From the Blog

How classic will the Classic be?

It’s a little less than a month till the 26th Island Classic at Phillip Island. I seriously considered giving it a miss in January for a whole number of reasons but I’m going again. Regardless of all the other considerations, it’s the only chance that I get to see many, many friends in the racing game, including overseas visitors and my good friends at MotoPod have already organised my media accreditation for which I am always grateful.

Having said all that, though, I have been pondering a lot of late just what the meeting will be like without the presence of Roger Winfield’s Team GB. Rumours abound that at least Jeremy McWilliams will be coming but quite how he will be able to compete in the International challenge without a full team of riders around him is a bit of a mystery.

Definitely confirmed are the Australian team and a much-strengthened Team USA. Here are the riding rosters for both of these teams.

Team USA.

  • Wade Boyd – Moto Guzzi Le Mans – 1988
  • David Crussell – Yamaha TZ750 – 1978
  • Michael Gilbert – Yamaha FJ1100 – 1983
  • Jorge Guerrero – Suzuki XR69 – 1982
  • Joshua Hayes – Yamaha FJ – 1983
  • Bruce Lind – Yamaha TZ750 – 1975
  • Eric Lindauer – Kawasaki KZ – 1980
  • Barrett Long – Kawasaki Harris – 1982
  • Martin Morrison – Suzuki RGB500 MK7 – 1982
  • Larry Pegram – Yamaha FJ1100 – 1983
  • Joe Pethoud – Yamaha Harris F1 – 1984
  • Jason Pridmore – Yamaha FJ1200 – 1983
  • Dale Quarterley – Suzuki XR69 – 1984
  • Steve Rapp – Yamaha – CMR FJ 1100
  • Robert Ruwoldt – Harris Kawasaki – 1980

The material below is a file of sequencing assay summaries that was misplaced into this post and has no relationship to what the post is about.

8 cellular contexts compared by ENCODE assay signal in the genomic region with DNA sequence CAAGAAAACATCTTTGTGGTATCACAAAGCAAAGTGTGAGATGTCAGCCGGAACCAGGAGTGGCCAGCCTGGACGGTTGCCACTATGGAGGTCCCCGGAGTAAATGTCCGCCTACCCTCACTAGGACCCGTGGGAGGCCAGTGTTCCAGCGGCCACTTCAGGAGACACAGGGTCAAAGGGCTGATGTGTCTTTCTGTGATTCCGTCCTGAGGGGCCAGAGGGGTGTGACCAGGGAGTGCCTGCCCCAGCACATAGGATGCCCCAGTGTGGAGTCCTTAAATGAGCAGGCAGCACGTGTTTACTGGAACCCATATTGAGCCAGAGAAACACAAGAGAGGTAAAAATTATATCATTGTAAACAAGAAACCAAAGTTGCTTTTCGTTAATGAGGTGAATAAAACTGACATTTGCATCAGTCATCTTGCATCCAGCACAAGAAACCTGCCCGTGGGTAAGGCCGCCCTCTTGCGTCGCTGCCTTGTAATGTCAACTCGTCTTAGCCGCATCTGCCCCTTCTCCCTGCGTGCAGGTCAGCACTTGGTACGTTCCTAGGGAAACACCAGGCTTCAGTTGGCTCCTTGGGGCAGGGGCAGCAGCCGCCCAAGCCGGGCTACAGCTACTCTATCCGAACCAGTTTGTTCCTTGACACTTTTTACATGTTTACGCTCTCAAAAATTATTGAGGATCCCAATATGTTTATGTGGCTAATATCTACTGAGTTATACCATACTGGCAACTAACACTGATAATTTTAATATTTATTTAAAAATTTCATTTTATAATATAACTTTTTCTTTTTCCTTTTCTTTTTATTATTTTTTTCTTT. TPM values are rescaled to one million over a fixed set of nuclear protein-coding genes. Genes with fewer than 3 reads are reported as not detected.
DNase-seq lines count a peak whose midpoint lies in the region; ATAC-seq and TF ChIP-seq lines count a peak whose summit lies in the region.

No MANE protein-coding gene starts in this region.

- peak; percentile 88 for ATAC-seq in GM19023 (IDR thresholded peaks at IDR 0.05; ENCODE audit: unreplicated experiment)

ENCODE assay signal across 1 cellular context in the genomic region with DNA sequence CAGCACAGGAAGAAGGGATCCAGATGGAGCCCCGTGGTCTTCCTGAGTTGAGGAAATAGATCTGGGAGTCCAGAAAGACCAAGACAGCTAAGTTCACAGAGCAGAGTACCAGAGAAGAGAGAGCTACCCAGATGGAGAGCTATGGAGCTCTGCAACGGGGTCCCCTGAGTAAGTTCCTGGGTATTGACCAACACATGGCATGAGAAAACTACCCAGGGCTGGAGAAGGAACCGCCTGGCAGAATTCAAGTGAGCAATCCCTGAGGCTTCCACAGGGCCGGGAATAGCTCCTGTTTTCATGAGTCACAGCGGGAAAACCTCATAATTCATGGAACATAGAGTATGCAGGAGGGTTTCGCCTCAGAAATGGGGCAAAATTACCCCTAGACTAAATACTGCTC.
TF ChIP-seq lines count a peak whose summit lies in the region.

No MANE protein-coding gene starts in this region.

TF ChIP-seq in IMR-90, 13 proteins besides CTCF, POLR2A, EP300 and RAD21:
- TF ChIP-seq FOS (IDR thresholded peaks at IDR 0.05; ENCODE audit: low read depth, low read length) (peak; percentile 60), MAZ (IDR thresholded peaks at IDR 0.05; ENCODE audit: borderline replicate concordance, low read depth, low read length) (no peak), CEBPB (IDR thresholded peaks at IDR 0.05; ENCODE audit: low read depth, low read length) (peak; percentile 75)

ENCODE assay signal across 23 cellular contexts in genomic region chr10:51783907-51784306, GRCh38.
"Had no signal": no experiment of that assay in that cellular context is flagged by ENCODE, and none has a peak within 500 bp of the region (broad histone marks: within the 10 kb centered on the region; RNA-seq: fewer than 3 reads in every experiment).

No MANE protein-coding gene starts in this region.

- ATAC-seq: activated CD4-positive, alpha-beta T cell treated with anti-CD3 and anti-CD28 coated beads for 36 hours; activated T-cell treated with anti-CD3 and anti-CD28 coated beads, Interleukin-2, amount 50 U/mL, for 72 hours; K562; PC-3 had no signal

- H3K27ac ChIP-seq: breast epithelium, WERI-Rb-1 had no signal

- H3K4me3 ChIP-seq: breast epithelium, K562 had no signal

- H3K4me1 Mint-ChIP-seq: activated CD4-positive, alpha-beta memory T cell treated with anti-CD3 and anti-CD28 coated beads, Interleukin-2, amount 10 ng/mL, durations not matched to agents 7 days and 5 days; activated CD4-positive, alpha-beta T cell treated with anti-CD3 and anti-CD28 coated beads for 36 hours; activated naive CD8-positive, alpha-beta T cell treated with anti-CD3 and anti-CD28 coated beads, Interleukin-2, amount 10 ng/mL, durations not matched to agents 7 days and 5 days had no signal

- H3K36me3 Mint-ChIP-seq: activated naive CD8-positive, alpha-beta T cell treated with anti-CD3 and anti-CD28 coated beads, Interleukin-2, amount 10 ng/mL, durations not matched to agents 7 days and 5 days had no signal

• Rennie Scaysbrook – Suzuki GSX1100 XR69 – 1980

Now you don’t need to be an expert to figure that the Yanks are coming loaded for bear. 7 of the bikes will be provided by Mojo Yamaha, Dave Crussell’s outfit and they include 5 CMR Yamahas and 2 TZ750’s.

Technical support from Mr CMR himself  Dennis Curtis, and mechanical oversight by Joe Cook means that the team will no longer have to rely on the riders and a couple of mechanics to keep focussed. And the presence of several ex-AMA pro racing regulars from not that long ago means that the riding strength is also greatly augmented. Aussie Rennie Scaysbrook who now resides in the USA is a member of the team too (not sure how I feel about that). Some of the names are not familiar to me but that doesn’t mean anything really. I’m really looking forward to seeing how Jorge L Guerrero Jr goes. I met him at Cresson in 2015 and he’s a real hot-shot. He’ll be riding a bike that is a sentimental favourite for me. Owned by my good friend, Paul Schaeffer and prepared and fettled by Ottis Lance and David Hirsch, this all-Texas effort could spring a few surprises.

Missing from the team is perennial favourite Ralph Hudson (though Ralphie will probably be coming but just riding his TD2 in the P4 races) and, Colin Edwards who was probably asking for too much money 🙂 I don’t know if Carry Andrew will be there to race in the P5 events but I hope so. The Hypercycle boss who built Edwards’s 2018 bike is a cool guy.

Also present though not riding in the International Challenge events is my good friend, Wade Boyd. Wade will be just racing solo next year, his usual sidecar passenger, wife, Christine Blunck, has family duties in San Francisco and won’t be making the journey. I am looking forward to seeing Wade duelling with Aussie Moto Guzzi legend, Wayne Gow.

If ever the Americans had a chance of lifting the overall trophy, 2019 is it. And, regardless of the fact that they will not have to beat Team GB to do so, a win is a win and they will take it gladly if it comes along.